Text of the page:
The rate of pregnancy-associated cancer is increasing and is only partially explained by the rise in older mothers suggests new research published (5 September) in BJOG: An International Journal of Obstetrics and Gynaecology.
A large Australian study looked at 781,907 women who gave birth in New South Wales (NSW) between 1994 and 2008 which corresponds to 1,309,501 maternities. Women with pregnancy-associated cancer, where the initial diagnosis of cancer is made during pregnancy or within 12 months of delivery, are compared to women without cancer.
A total of 1,798 pregnancy-associated cancers were identified from the total number of maternities corresponding to an overall incidence rate of 137.3 per 100,000 maternities. The research found that between 1994 and 2008 the incidence rate of pregnancy-associated cancer increased from 112.3 to 191.5 per 100,000 maternities.
During this period maternal age also increased. The percentage of women aged 35 years and over increased from 13.2% to 23.6% in New South Wales.
Despite this the research found that only 14% of the increase was explained by increasing maternal age. The research looked at independent risk factors for pregnancy-associated cancer including older maternal age, Australian-born, socio-economic status, multiparity, multiple pregnancy and prior diagnosis of cancer.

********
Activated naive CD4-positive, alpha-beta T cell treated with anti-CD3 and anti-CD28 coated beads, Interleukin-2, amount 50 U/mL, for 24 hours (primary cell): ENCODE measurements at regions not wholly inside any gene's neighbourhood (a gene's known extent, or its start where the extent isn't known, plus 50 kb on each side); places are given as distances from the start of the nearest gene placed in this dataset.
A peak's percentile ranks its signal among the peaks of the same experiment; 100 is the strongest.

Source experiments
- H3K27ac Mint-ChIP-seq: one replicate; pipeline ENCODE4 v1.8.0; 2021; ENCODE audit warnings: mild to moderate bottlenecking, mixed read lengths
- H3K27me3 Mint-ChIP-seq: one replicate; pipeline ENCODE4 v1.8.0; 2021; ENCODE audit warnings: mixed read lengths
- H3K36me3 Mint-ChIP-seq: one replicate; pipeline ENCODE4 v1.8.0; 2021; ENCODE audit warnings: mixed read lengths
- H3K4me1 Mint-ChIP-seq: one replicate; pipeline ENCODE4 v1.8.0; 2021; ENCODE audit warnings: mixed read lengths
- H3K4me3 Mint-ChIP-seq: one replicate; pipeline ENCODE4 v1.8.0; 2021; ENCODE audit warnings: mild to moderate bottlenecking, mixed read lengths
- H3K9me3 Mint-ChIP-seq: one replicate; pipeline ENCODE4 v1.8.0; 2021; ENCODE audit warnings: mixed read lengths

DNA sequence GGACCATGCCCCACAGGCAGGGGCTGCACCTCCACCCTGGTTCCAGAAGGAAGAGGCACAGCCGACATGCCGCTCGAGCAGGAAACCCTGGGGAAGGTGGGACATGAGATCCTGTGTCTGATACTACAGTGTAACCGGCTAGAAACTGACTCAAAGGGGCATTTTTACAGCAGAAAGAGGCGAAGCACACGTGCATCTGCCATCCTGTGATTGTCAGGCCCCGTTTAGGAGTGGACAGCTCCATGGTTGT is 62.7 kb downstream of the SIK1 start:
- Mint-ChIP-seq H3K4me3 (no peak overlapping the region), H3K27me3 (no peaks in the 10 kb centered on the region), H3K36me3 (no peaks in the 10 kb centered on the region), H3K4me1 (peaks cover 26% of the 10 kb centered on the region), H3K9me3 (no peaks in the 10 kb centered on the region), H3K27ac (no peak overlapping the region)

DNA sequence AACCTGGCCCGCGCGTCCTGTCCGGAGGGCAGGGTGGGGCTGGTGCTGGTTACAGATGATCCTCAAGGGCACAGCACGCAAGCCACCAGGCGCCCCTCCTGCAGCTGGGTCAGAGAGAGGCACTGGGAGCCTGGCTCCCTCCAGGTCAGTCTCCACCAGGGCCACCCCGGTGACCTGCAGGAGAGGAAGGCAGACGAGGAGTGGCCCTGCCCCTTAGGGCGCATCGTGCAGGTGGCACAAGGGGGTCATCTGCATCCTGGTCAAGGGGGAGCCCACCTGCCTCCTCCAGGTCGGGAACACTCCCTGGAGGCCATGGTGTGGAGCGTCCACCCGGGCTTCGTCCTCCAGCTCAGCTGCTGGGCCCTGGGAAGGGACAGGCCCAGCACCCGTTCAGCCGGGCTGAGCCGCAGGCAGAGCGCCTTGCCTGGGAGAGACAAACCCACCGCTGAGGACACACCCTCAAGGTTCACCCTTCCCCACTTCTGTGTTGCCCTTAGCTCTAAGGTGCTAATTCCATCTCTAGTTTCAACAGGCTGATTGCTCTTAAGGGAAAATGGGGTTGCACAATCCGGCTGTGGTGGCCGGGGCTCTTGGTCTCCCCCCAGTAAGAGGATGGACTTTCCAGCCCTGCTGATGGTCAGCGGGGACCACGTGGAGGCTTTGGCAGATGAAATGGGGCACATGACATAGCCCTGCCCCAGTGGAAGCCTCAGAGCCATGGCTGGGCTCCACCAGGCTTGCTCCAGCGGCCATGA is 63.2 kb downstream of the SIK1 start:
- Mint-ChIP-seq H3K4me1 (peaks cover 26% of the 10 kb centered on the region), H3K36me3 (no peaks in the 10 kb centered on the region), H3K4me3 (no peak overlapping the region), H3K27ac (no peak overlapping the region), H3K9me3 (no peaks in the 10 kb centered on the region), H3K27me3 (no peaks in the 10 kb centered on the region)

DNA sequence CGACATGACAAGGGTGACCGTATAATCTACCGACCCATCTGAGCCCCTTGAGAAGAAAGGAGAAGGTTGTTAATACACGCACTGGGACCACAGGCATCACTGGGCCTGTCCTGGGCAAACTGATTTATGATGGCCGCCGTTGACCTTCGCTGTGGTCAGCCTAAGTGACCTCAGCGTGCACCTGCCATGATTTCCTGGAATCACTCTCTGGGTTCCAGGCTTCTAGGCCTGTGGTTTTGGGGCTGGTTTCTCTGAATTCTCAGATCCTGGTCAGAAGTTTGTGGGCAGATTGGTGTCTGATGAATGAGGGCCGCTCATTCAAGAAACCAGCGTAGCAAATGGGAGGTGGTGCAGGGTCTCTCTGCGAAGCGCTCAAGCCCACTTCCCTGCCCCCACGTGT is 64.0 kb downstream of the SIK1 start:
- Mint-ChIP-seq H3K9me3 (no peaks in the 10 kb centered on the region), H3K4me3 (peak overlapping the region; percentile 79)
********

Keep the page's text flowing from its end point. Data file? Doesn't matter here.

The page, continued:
The authors state that improved diagnostic techniques, detection and increased interaction with health services during pregnancy may contribute to higher incidence rates of pregnancy-associated cancer. They also say that the genetic and environmental origins of pregnancy-associated cancers are likely to pre-date the pregnancy, however the hormones and growth factors necessary for fetal growth may accelerate tumour growth.
The most common cancers were melanoma of skin, breast cancer, thyroid and other endocrine cancers, gynaecological and lymphohaematopoeitic cancers. However it must be noted that Australia has the highest incidence of melanoma in the world.
In addition the study looked at pregnancy outcomes and found that cancer during pregnancy was associated with a significantly increased risk of caesarean section, planned preterm birth and large-for-gestational-age infants.
Professor Christine Roberts, Clinical and Population Perinatal Health Research, Kolling Institute of Medical Research, University of Sydney, New South Wales and co-author of the paper said:
“This is a large study and looks at contemporary data. The trend for women to postpone childbearing has raised concerns about the incidence of cancer in pregnancy increasing.
“Although maternal age was a strong risk factor for cancer, increasing maternal age explained only some of the increase in cancer incidence. Pregnancy increases women’s interaction with health services and the possibility for diagnosis is therefore increased. Furthermore, pregnancy may actually influence tumour growth.”
John Thorp, BJOG Deputy-Editor-in-Chief added:
“Pregnancy is a time when a woman comes into contact with healthcare workers more frequently than normal and this may play a part in certain cancers being picked up more. The most common cancer was melanoma of the skin which it must be noted is more common in Australia than other countries.”